Pinto basin, in the north-central part of Riverside County, Calif., is a typical desert valley formed by downfaulting along several major fault zones. The valley is filled with alluvium, and ground water in the alluvium discharges as subsurface outflow through an alluvium-filled gap at the east end of the valley. Occasionally surface water from cloudburst floods also discharges in a wash through the gap at the east end of the valley.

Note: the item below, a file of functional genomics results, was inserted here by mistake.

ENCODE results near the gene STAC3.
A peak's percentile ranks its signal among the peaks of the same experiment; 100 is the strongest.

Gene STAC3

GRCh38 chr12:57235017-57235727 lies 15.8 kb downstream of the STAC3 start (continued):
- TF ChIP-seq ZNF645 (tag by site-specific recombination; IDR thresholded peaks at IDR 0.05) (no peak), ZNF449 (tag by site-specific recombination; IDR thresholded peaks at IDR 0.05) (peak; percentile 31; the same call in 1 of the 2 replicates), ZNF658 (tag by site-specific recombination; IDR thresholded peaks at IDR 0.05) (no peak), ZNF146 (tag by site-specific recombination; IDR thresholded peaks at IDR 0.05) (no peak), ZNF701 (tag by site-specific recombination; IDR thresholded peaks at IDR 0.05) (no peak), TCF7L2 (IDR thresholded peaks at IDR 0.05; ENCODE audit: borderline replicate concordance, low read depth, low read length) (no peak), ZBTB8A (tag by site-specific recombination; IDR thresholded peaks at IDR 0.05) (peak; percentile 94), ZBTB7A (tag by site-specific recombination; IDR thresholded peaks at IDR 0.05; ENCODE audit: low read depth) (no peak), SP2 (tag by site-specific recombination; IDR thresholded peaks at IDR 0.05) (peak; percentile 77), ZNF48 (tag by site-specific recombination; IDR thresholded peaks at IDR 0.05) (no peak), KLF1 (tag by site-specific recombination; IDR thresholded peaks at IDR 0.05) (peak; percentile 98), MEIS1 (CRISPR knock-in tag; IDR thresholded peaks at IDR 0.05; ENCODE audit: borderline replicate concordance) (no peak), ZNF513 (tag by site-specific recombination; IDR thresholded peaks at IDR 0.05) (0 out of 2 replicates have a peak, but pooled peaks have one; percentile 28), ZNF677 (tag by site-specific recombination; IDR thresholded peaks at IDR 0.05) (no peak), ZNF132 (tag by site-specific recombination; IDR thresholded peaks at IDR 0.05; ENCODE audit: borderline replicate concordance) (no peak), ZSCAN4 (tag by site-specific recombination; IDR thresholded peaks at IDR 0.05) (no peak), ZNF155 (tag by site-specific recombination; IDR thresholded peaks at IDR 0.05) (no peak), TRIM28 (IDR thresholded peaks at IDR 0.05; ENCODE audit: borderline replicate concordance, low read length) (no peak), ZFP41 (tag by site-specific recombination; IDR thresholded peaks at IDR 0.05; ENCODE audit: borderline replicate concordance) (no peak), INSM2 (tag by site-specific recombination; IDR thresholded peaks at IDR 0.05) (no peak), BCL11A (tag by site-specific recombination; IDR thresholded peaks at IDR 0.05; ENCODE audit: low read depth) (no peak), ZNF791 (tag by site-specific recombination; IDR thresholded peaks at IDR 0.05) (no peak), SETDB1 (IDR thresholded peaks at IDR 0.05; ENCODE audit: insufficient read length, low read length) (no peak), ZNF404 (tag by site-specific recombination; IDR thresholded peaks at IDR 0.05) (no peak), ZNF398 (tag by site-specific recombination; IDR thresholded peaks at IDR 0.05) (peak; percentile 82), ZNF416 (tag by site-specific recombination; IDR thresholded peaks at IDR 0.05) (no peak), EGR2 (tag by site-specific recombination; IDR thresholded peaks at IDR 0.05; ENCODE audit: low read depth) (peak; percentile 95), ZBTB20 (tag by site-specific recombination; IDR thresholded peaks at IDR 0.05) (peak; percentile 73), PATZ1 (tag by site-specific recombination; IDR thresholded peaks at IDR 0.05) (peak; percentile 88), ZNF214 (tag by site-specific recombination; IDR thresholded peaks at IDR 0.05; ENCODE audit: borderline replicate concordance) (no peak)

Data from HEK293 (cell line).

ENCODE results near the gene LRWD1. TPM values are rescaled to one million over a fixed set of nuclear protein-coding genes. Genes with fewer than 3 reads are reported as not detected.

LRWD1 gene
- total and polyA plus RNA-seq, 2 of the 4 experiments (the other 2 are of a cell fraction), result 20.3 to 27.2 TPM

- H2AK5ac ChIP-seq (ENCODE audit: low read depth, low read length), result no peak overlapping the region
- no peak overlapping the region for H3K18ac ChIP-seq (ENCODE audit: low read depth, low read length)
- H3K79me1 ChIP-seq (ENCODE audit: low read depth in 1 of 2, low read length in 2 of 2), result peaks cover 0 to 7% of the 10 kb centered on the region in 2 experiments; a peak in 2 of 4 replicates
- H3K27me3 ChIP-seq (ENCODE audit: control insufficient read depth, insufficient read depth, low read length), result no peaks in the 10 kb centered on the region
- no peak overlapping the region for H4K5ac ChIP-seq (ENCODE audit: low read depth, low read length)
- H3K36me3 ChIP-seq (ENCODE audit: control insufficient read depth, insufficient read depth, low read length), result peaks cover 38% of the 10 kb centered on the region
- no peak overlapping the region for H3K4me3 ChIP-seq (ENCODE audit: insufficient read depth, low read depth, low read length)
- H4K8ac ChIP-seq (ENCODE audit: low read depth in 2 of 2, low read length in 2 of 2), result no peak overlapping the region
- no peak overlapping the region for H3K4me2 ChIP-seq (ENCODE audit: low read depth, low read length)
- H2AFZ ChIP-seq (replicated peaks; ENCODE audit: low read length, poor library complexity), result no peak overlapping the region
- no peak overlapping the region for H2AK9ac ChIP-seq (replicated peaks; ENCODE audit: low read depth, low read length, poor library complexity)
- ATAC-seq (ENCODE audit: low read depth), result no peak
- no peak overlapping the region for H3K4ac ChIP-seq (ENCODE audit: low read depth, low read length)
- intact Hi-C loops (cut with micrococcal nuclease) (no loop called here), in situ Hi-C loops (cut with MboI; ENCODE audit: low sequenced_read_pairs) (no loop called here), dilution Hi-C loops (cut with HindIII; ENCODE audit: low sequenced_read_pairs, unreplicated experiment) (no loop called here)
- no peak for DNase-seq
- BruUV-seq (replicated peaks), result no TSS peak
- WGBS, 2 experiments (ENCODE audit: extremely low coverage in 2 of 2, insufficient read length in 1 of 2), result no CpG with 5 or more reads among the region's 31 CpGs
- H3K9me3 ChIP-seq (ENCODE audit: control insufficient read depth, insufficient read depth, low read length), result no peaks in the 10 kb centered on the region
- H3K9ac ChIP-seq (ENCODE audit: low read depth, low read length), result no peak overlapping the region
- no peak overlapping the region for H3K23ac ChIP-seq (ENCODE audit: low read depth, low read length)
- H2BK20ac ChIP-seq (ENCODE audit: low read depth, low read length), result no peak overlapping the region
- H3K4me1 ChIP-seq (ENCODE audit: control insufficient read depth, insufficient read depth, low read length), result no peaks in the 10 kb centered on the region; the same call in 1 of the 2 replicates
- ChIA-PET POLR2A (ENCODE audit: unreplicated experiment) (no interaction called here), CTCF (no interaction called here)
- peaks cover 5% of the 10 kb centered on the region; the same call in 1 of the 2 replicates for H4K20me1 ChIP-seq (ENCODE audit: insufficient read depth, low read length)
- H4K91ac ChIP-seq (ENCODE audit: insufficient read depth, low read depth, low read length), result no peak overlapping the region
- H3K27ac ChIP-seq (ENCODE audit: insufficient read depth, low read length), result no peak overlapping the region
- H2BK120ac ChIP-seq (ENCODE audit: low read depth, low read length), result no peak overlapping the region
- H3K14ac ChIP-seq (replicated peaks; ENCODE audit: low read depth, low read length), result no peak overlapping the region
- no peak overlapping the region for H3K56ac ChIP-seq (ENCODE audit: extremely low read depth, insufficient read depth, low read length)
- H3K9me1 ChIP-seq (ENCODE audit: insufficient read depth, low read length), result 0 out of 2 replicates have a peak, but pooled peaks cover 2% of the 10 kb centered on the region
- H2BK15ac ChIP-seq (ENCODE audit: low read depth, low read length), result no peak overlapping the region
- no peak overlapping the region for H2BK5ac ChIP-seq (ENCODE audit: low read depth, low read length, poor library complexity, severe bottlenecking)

A northeastward extension of the major fault along the south side of the valley acts as a barrier to the discharge of ground water from the valley. The average ground-water gradient is less than 1 foot per mile across the main part of the valley above this barrier, but the water level drops abruptly across the fault. The ground-water storage capacity of the uppermost 100 feet of saturated alluvium beneath the central valley area is estimated to be about 230,000 acre-feet. All this water in storage occurs at depths greater than 95 feet below the land surface and cannot be reached by plants or animals. During 1959 virtually all the water pumped in the area was withdrawn from storage. However, the quantity of water pumped is small in relation to the total quantity in storage. Except for a small decline in head, no evidence indicates that the pumping will greatly impair the yield for many years or cause the water to deteriorate in quality.